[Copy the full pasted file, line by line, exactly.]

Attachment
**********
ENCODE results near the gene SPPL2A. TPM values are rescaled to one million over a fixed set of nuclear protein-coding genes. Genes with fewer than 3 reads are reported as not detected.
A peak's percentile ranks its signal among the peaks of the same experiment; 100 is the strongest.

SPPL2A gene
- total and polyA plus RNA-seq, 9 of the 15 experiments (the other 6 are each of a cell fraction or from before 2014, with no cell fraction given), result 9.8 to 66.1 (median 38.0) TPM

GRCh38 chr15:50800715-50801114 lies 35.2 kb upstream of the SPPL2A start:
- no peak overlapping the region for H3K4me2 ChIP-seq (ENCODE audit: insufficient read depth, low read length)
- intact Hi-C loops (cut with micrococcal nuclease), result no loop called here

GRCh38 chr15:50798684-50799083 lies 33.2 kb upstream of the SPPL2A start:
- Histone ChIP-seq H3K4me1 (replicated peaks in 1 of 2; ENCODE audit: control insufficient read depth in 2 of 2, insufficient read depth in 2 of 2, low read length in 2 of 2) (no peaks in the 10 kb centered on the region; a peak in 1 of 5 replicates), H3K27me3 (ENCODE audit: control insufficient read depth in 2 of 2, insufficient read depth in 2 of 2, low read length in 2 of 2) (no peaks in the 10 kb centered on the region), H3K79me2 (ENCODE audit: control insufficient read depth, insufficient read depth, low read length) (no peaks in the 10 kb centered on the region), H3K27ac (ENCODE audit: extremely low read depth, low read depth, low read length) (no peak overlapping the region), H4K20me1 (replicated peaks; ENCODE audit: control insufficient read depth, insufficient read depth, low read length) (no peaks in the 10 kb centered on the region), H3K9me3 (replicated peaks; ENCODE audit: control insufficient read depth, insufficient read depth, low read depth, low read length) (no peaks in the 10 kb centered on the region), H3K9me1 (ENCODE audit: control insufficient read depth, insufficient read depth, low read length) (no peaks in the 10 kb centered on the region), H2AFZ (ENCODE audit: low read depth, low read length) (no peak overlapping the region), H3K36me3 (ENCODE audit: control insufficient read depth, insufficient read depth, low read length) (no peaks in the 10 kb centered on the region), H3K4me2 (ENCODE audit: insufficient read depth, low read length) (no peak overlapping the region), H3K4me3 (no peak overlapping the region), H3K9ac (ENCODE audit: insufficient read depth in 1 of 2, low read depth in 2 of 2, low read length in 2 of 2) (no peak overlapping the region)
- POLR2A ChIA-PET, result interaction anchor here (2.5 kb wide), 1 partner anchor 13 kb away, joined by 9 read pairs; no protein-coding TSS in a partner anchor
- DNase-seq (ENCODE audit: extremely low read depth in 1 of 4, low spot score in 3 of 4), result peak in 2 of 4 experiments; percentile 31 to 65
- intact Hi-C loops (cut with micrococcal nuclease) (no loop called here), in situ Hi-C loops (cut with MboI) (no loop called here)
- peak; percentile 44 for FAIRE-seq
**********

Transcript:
ENCODE results near the gene SPPL2A. TPM values are rescaled to one million over a fixed set of nuclear protein-coding genes. Genes with fewer than 3 reads are reported as not detected.
A peak's percentile ranks its signal among the peaks of the same experiment; 100 is the strongest.

SPPL2A gene
- total and polyA plus RNA-seq, 9 of the 15 experiments (the other 6 are each of a cell fraction or from before 2014, with no cell fraction given), result 9.8 to 66.1 (median 38.0) TPM

GRCh38 chr15:50800715-50801114 lies 35.2 kb upstream of the SPPL2A start:
- no peak overlapping the region for H3K4me2 ChIP-seq (ENCODE audit: insufficient read depth, low read length)
- intact Hi-C loops (cut with micrococcal nuclease), result no loop called here

GRCh38 chr15:50798684-50799083 lies 33.2 kb upstream of the SPPL2A start:
- Histone ChIP-seq H3K4me1 (replicated peaks in 1 of 2; ENCODE audit: control insufficient read depth in 2 of 2, insufficient read depth in 2 of 2, low read length in 2 of 2) (no peaks in the 10 kb centered on the region; a peak in 1 of 5 replicates), H3K27me3 (ENCODE audit: control insufficient read depth in 2 of 2, insufficient read depth in 2 of 2, low read length in 2 of 2) (no peaks in the 10 kb centered on the region), H3K79me2 (ENCODE audit: control insufficient read depth, insufficient read depth, low read length) (no peaks in the 10 kb centered on the region), H3K27ac (ENCODE audit: extremely low read depth, low read depth, low read length) (no peak overlapping the region), H4K20me1 (replicated peaks; ENCODE audit: control insufficient read depth, insufficient read depth, low read length) (no peaks in the 10 kb centered on the region), H3K9me3 (replicated peaks; ENCODE audit: control insufficient read depth, insufficient read depth, low read depth, low read length) (no peaks in the 10 kb centered on the region), H3K9me1 (ENCODE audit: control insufficient read depth, insufficient read depth, low read length) (no peaks in the 10 kb centered on the region), H2AFZ (ENCODE audit: low read depth, low read length) (no peak overlapping the region), H3K36me3 (ENCODE audit: control insufficient read depth, insufficient read depth, low read length) (no peaks in the 10 kb centered on the region), H3K4me2 (ENCODE audit: insufficient read depth, low read length) (no peak overlapping the region), H3K4me3 (no peak overlapping the region), H3K9ac (ENCODE audit: insufficient read depth in 1 of 2, low read depth in 2 of 2, low read length in 2 of 2) (no peak overlapping the region)
- POLR2A ChIA-PET, result interaction anchor here (2.5 kb wide), 1 partner anchor 13 kb away, joined by 9 read pairs; no protein-coding TSS in a partner anchor
- DNase-seq (ENCODE audit: extremely low read depth in 1 of 4, low spot score in 3 of 4), result peak in 2 of 4 experiments; percentile 31 to 65
- intact Hi-C loops (cut with micrococcal nuclease) (no loop called here), in situ Hi-C loops (cut with MboI) (no loop called here)
- peak; percentile 44 for FAIRE-seq